Abd al-Ahad was a quiet man, who preferred his country Palaces at Kermine and Shirbudun to life in the Bokharan capital.  Here, freed from the stifling etiquette of the Court and surrounded by the countryside he loved, the Emir could relax with his family.  In this, he was again quite different from his ancestors.  In the late 1870s, he married one of the beautiful Persian slave girls from his father's Harem; unlike his father, Abd al-Ahad was satisfied with one wife, who was delightful and intelligent and shared his love of poetry. Although he kept a Harem for the sake of tradition, he ordered all former captured slaves freed, and only those who wished to stay did so.  During his reign, the Harem eventually fell into disuse, no new girls were added, and the Emir himself never visited it, preferring the company of his wife.

His second son, Sayed Mir-Alim, was born on 3 January, 1880, and after his elder brother's death, became his father's heir.  In 1892, when he was twelve, his father arranged for Mir-Alim to live and study in St. Petersburg.  Father and son visited the Imperial capital in January, 1893, where the young Prince was enrolled as a cadet at the Nikolaievsky Military Academy. During this time, they stayed at the Winter Palace as guests of Alexander III, who brought his family to meet them; as it was the Season in the capital, the Emir was invited to attend several impressive Imperial balls during his stay in St. Petersburg, where he also attended gala performances of the opera, and a ballet at the Mariinsky Theatre.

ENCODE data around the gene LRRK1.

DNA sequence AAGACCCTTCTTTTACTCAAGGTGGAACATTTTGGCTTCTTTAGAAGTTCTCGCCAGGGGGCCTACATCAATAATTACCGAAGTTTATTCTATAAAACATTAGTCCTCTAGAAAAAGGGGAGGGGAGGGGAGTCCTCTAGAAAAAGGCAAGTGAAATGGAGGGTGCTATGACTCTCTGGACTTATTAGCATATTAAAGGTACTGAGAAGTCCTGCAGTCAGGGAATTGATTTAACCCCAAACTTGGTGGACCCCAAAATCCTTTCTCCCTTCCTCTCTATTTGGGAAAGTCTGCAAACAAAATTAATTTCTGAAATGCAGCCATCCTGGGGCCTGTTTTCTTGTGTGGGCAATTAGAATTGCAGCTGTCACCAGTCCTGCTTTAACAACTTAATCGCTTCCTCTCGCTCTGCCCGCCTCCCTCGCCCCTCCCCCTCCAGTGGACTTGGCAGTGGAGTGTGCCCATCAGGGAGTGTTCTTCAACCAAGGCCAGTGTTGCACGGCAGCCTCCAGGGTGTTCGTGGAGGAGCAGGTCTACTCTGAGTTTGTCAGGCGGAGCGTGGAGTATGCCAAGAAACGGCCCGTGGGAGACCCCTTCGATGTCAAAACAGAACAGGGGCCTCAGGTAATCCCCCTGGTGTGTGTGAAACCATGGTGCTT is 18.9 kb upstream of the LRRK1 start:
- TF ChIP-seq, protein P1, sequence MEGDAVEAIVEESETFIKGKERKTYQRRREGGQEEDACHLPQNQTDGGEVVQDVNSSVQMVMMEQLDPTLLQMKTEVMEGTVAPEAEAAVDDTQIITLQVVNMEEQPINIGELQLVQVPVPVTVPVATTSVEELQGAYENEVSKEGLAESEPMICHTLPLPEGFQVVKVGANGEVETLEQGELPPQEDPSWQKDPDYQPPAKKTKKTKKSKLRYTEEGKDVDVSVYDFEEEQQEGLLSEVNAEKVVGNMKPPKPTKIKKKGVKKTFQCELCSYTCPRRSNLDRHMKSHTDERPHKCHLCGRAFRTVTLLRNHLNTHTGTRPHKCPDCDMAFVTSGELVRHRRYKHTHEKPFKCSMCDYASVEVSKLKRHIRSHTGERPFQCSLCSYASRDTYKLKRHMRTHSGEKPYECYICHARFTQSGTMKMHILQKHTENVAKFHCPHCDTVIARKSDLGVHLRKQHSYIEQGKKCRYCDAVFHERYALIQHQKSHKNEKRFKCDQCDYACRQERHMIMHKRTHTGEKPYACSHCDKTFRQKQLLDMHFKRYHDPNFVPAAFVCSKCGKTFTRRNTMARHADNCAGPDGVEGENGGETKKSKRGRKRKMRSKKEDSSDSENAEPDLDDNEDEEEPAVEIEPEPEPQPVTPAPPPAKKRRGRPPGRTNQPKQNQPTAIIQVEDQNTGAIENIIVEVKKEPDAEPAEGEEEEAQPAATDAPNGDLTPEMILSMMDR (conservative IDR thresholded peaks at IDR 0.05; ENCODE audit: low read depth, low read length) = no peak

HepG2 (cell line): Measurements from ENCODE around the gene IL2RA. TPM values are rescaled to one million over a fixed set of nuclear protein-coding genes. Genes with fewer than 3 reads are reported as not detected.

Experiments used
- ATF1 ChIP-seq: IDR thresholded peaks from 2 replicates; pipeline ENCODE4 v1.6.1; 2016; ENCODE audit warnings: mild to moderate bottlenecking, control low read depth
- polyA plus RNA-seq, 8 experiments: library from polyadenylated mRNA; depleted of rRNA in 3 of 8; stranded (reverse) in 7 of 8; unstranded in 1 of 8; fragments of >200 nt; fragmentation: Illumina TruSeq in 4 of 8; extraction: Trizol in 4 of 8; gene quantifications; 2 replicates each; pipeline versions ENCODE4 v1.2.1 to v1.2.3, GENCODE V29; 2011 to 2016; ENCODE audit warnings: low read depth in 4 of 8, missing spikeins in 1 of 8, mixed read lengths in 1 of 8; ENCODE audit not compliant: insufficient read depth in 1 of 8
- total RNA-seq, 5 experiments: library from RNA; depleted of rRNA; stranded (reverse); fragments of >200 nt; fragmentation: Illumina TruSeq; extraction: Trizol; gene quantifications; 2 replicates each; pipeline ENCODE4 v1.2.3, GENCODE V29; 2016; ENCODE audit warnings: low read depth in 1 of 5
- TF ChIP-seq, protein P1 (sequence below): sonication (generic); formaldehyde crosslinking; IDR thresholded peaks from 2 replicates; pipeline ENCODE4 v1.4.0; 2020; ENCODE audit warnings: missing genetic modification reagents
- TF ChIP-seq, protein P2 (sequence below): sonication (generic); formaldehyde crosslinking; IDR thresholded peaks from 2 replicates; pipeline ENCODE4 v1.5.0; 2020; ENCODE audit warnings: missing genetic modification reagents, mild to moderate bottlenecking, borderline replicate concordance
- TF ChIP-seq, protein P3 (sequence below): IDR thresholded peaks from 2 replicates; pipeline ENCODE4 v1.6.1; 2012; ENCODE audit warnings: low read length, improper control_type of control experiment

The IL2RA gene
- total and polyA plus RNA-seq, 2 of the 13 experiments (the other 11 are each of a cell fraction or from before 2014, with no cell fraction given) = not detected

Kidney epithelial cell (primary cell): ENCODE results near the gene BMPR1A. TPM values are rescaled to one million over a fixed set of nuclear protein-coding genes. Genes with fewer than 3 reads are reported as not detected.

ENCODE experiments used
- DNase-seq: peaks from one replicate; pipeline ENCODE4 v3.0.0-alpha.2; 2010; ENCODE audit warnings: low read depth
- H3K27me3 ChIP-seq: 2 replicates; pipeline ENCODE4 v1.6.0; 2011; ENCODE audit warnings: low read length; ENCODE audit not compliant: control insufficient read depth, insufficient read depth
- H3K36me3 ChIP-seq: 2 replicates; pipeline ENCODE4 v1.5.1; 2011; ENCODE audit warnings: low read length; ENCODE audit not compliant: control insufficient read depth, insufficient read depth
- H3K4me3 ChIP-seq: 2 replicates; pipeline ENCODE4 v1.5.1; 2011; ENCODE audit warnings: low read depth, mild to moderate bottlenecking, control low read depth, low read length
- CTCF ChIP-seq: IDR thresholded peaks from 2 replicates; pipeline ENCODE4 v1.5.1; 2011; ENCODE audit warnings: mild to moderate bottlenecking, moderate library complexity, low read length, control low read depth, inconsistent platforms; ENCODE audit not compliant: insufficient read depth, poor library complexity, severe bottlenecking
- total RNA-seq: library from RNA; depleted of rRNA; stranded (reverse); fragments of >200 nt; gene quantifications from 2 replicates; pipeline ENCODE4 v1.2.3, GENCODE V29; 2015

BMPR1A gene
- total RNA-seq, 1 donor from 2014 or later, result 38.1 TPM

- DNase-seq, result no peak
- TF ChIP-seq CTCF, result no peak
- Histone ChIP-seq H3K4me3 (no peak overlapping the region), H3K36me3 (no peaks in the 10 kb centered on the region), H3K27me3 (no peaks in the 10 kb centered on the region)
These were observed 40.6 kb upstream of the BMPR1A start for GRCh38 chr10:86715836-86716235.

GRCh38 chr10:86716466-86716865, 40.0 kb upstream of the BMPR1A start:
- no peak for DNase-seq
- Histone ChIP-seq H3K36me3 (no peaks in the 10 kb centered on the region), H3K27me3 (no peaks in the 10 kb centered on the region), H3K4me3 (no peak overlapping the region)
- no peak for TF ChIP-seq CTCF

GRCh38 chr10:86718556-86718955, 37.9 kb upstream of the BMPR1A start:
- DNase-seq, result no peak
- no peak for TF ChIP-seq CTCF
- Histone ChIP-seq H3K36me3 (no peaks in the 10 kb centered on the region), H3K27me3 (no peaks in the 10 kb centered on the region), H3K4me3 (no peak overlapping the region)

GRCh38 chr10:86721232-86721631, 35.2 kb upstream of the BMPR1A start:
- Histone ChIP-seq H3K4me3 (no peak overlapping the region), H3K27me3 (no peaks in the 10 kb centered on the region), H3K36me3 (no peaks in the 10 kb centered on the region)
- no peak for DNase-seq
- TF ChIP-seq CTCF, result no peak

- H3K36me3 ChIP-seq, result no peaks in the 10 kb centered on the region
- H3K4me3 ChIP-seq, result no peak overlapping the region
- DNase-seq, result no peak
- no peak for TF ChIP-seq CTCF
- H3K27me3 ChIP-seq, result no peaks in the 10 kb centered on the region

Alexander III promised Abd al-Ahad that he would personally supervise the young Prince's education, and he appointed a Russian tutor, Colonel Dyomin, to supervise the instruction and report Mir-Alim's progress to him.  At the same time, the Emperor officially recognized the young boy as his father's legitimate heir. The Emir took his son to the Nikolaievsky Academy, where he met with officials and toured the facilities.  In addition to Colonel Dyomin, the Emir also appointed a Bokharan tutor, Osman beg karaul-begi, who was charged with instructing his son in Arabic and in the Koran. Initially, Mir-Alim's course of education followed a plan which the Emperor himself had personally worked out; in 1896, however, the Emir decided that the program of instruction should be accelerated, with more emphasis on Islamic history and culture.  He also ordered that Mir-Alim not be allowed to study subjects like astronomy or electricity, courses which the Emir himself feared were too sophisticated and too modern in nature for a future ruler of Bokhara.